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CISSM Global Forum | Is the Public Health System Prepared for a Pandemic?

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Outbreak preparendess

This event will feature a panel discussion with:

- Catherine Worsnop, Assistant Professor, School of Public Policy; 
- Robert Sprinkle, Associate Professor, School of Public Policy; and 
- Gregory Schrank, Assistant Professor of Medicine, School of Medicine.

Cat Worsnop

Catherine Worsnop is an assistant professor at the University of Maryland School of Public Policy. She is also a research associate at the Center for International and Security Studies at Maryland (CISSM). Her research focuses on global governance and, specifically, on the role of international organizations in global health security.

Current projects examine international cooperation during global health emergencies and state compliance with WHO’s International Health Regulations. Work on these topics has been published or is forthcoming in The Review of International Organizations, Global Health Governance, and International Studies Perspectives. Other ongoing projects address international cooperation in the areas of climate change, human trafficking and building domestic outbreak response capacity.

Worsnop holds a PhD in Politics from Brandeis University (2016) and a BA in government from Colby College (2008). Before joining UMD, she was an assistant professor in the Health Sciences Department at Worcester State University. Previously, she worked with the Roundtable on Value & Science-Driven Health Care (now the Leadership Consortium for a Value & Science-Driven Health System) at the National Academies.

Rob Sprinkle

Robert H. Sprinkle works at the intersection of politics and the life sciences. He studied history at Dartmouth College and medicine at the University of Cincinnati and trained clinically at the University of Virginia and the University of Texas Southwestern Medical Center, Dallas. He is a diplomate of both the American Board of Family Medicine and the American Board of Pediatrics and a fellow of the respective clinical academies; he maintains current certification in both specialties and medical licensure in four states. He earned his second doctorate, the PhD, at the Woodrow Wilson School of Public and International Affairs, Princeton University, where for two years he was supported by a MacArthur Foundation Social Science Research Council Fellowship in International Peace and Security; his first graduate-school summer he spent as a refugee-camp physician on the Thai-Cambodian border.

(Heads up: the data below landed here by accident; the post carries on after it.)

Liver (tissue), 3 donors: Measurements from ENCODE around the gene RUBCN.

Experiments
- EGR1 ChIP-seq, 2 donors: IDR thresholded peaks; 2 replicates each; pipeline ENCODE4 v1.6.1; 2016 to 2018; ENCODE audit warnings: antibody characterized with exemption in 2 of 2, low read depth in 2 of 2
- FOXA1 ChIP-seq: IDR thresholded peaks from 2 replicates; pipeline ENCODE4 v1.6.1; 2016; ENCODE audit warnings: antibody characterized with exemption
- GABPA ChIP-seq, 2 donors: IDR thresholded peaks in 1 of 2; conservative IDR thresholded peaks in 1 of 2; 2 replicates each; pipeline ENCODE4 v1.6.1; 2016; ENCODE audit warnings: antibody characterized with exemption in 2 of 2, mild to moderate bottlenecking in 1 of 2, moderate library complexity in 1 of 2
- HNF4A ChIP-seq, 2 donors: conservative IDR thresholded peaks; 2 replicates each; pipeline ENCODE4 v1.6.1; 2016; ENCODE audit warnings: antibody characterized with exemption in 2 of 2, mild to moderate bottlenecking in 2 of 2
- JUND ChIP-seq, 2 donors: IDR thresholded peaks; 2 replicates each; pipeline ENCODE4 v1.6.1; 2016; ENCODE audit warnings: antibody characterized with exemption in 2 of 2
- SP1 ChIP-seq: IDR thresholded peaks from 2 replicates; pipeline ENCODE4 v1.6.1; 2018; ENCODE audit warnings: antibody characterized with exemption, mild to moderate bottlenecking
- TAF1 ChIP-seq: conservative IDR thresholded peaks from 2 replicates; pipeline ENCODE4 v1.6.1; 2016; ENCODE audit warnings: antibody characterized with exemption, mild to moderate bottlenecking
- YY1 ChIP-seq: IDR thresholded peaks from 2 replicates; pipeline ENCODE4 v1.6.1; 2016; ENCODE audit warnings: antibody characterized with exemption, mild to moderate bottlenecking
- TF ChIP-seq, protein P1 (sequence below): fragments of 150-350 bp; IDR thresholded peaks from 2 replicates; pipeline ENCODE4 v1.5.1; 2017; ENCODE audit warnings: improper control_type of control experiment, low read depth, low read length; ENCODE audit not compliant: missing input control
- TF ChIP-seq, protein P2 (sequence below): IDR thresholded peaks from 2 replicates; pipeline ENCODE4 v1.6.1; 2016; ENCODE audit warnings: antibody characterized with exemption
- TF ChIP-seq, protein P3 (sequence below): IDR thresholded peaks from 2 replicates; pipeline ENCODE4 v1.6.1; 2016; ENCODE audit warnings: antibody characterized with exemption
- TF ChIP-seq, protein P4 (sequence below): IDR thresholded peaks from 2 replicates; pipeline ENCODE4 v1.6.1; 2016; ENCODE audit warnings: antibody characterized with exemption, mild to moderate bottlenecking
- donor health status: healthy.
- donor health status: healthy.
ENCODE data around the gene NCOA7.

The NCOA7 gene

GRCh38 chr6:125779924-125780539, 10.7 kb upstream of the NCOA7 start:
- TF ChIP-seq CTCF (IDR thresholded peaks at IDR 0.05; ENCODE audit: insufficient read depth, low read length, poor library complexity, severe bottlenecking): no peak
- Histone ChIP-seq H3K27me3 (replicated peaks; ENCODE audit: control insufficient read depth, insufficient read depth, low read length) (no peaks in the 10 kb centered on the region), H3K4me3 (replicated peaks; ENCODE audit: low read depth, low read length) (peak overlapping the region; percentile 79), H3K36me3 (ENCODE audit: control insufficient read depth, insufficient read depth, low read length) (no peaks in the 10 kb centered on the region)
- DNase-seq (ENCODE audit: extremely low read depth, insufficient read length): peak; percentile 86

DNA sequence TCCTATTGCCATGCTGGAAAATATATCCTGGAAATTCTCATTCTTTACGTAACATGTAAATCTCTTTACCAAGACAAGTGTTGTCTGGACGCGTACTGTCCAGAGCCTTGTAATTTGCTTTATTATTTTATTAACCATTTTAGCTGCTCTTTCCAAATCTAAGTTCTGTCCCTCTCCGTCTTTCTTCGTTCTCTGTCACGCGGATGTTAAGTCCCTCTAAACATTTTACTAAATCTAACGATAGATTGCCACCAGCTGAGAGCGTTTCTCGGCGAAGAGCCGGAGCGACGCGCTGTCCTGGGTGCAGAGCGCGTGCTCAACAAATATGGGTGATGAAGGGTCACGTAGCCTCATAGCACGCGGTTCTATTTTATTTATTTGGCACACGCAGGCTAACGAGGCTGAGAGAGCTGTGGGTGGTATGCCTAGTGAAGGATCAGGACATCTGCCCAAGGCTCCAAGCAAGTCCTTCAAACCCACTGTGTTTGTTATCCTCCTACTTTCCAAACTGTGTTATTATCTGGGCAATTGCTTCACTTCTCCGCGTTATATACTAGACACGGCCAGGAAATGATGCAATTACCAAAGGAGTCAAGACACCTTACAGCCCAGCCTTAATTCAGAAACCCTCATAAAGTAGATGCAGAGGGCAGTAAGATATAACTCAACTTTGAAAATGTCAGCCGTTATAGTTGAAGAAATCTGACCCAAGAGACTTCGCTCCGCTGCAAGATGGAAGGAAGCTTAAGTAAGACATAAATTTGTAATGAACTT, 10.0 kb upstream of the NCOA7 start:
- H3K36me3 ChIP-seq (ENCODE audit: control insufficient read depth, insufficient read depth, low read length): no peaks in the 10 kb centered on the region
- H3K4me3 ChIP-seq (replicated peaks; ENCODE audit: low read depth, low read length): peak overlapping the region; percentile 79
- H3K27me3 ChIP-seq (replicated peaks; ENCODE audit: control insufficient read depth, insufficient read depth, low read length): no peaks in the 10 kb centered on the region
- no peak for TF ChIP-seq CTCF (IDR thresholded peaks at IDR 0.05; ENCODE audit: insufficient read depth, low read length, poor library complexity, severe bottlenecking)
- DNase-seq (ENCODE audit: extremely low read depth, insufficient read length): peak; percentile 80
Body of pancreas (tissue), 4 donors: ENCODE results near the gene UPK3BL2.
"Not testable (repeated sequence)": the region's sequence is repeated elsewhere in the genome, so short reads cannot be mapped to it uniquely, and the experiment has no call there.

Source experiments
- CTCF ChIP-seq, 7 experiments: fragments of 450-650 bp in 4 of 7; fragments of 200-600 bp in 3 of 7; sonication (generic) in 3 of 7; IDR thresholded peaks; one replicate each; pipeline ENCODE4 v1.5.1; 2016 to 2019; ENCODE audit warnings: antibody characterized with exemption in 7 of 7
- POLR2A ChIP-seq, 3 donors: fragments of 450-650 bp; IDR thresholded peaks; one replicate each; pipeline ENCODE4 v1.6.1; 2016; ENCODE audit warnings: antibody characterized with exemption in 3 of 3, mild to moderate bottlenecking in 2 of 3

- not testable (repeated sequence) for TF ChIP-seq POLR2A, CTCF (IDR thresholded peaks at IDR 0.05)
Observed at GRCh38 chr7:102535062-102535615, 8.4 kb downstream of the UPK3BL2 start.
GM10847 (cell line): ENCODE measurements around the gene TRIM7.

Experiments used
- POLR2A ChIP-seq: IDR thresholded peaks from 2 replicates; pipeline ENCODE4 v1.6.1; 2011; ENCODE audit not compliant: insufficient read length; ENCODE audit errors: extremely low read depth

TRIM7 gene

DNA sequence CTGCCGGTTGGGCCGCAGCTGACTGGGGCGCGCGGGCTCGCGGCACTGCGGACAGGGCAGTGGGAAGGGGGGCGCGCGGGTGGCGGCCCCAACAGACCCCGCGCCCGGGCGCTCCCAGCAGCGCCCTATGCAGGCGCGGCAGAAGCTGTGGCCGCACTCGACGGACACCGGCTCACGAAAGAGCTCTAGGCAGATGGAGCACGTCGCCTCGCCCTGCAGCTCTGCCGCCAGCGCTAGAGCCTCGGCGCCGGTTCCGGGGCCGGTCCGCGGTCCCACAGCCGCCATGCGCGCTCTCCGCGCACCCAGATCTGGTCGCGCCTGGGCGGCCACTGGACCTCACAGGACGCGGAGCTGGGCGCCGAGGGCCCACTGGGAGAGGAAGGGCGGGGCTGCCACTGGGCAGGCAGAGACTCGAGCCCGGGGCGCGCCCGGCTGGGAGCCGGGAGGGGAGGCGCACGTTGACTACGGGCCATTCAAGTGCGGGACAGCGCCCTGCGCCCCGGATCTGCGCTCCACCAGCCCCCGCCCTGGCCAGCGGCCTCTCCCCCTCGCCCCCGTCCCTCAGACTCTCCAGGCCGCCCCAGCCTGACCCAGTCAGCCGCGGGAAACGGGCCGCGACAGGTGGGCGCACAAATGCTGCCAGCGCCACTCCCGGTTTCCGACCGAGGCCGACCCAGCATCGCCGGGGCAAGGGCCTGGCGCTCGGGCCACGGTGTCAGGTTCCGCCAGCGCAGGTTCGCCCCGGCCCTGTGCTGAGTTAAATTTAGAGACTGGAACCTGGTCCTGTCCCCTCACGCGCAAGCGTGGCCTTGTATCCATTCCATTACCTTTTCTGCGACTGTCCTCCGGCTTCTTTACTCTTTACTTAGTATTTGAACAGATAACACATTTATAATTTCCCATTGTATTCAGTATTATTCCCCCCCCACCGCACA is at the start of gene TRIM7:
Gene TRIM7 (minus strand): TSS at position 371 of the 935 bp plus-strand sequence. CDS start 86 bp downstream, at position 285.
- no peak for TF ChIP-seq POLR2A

In 1995 he joined the University of Maryland School of Public Policy, where he is now a tenured associate professor; during a 2007-2008 sabbatical year at Dartmouth he held visiting positions in ethics, in public policy, and in pediatrics. He is the author or coauthor of papers and chapters in clinical medicine, bioethics, health policy, bioengineering, environmental policy, political theory and biosecurity and is the author of one book, Profession of Conscience: The Making and Meaning of Life-Sciences Liberalism (Princeton University Press, 1994), an intellectual history of political-ethical thought in the life sciences. From 2001 to 2008 he was Editor-in-Chief of Politics and the Life Sciences. In 2009 he was elected chair of the Council of the Association for Politics and the Life Sciences. At Maryland he teaches graduate and undergraduate courses across the range of his interests, directs the public policy doctoral program, heads the Health Policy specialization and co-directs the University of Maryland sustainability minor.

Schrank Headshot

Greg Schrank is originally from Massachusetts where he earned an undergraduate degree in biology from Boston College before attending medical school at the Lewis Katz School of Medicine at Temple University in Philadelphia. He went on to complete Internal Medicine residency training at the New York University Grossman School of Medicine, where he also served as a chief medical resident. Dr. Schrank returned to Boston for a fellowship in Infectious Diseases at Beth Israel Deaconess Medical Center. There, he completed additional fellowship training in infection control and hospital epidemiology and obtained a Masters in Public Health from the Harvard T.H. Chan School of Public Health. After fellowship, Dr. Schrank joined the faculty at the University of Maryland School of Medicine as an Assistant Professor of Medicine in the Division of Infectious Diseases. He sees patients at the R Adams Cowley Shock Trauma Center and serves as an Associate Hospital Epidemiologist for the University of Maryland Medical Center. In addition to his clinical work, Dr. Schrank’s research interests include antimicrobial resistance, healthcare-associated infections, and emerging infectious diseases. He is currently a co-chair of the 2019-nCoV Preparedness Committee for the Medical Center and the University of Maryland, Baltimore.

For Media Inquiries:
Jonas Siegel
Associate Director, CISSM
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